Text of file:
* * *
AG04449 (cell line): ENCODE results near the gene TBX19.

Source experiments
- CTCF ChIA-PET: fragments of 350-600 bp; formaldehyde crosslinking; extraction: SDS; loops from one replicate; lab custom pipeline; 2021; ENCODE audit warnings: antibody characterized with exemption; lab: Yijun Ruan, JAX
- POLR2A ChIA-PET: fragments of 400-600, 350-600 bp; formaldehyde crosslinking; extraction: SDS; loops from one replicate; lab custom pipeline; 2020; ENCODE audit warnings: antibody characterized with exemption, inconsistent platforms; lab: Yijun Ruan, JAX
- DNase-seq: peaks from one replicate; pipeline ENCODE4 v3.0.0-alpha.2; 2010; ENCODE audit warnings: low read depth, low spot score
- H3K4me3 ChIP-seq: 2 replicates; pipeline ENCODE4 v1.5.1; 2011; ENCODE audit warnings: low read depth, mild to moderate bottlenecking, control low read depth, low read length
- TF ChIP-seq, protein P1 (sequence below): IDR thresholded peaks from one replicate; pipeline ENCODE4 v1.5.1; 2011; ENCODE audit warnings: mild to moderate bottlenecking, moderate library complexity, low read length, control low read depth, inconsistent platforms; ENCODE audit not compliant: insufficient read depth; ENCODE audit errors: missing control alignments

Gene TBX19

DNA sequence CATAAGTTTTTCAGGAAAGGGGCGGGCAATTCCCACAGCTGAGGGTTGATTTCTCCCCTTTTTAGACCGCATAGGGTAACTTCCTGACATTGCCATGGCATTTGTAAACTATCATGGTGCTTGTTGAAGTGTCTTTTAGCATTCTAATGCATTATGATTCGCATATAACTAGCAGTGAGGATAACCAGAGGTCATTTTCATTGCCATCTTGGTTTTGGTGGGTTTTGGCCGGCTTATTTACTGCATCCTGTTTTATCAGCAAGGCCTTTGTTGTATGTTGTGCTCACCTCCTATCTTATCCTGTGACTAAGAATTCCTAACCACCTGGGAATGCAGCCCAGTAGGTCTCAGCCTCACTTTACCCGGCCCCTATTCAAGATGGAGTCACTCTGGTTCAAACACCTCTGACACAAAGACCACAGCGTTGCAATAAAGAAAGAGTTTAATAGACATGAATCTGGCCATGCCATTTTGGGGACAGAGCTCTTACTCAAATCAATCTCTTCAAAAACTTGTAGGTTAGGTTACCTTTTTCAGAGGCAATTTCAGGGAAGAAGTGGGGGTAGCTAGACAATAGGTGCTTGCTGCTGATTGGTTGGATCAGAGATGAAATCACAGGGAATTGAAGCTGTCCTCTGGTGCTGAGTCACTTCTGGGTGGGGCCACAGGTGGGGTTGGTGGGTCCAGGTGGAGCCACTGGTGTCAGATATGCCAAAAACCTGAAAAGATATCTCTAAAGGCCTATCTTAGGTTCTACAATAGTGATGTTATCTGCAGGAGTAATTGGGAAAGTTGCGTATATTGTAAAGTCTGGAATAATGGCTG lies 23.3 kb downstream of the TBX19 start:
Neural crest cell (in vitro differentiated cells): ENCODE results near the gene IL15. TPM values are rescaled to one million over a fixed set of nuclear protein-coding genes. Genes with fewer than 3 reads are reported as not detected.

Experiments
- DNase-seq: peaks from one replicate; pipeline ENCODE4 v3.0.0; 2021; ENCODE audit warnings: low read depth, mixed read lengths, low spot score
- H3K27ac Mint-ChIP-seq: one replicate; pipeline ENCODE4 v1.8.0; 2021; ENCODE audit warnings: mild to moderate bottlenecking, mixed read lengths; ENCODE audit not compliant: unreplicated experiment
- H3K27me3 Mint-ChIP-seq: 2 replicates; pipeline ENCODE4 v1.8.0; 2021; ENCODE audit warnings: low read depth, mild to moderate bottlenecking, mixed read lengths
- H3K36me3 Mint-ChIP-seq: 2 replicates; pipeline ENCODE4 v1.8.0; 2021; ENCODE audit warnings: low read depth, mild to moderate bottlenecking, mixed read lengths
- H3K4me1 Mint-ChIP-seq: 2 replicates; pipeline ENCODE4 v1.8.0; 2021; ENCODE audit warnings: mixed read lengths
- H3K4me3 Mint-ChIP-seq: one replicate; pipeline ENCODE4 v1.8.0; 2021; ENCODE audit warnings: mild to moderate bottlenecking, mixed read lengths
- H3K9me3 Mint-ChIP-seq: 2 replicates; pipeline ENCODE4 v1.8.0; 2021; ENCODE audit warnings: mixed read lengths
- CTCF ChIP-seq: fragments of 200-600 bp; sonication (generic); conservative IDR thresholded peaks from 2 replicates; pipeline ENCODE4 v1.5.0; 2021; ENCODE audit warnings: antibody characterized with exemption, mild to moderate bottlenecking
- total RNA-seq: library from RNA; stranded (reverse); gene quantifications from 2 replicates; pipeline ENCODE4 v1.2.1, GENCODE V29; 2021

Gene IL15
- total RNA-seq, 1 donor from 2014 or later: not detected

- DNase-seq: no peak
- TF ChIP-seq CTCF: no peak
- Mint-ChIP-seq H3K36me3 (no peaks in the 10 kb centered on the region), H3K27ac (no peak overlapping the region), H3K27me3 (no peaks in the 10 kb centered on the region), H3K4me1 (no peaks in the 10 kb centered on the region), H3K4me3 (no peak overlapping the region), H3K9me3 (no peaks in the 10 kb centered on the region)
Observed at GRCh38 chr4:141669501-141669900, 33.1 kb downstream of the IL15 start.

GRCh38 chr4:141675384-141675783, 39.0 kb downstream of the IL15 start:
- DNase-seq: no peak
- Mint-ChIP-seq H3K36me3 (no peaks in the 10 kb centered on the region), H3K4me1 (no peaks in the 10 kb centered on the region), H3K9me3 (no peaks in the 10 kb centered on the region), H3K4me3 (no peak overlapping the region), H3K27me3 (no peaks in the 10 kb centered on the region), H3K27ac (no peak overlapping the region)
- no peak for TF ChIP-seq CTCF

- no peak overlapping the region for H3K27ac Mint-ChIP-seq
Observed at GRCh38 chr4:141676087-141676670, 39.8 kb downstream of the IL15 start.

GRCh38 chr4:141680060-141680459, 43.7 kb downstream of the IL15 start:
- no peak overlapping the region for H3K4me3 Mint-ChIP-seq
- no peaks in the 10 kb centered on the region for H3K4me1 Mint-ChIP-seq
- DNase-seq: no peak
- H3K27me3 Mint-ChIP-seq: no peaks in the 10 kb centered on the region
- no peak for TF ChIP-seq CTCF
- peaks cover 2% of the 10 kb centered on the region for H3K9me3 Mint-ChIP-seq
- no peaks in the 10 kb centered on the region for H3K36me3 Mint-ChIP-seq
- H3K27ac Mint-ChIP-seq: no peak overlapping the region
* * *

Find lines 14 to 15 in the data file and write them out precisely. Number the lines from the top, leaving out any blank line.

- H3K27me3 Mint-ChIP-seq: 2 replicates; pipeline ENCODE4 v1.8.0; 2021; ENCODE audit warnings: low read depth, mild to moderate bottlenecking, mixed read lengths
- H3K36me3 Mint-ChIP-seq: 2 replicates; pipeline ENCODE4 v1.8.0; 2021; ENCODE audit warnings: low read depth, mild to moderate bottlenecking, mixed read lengths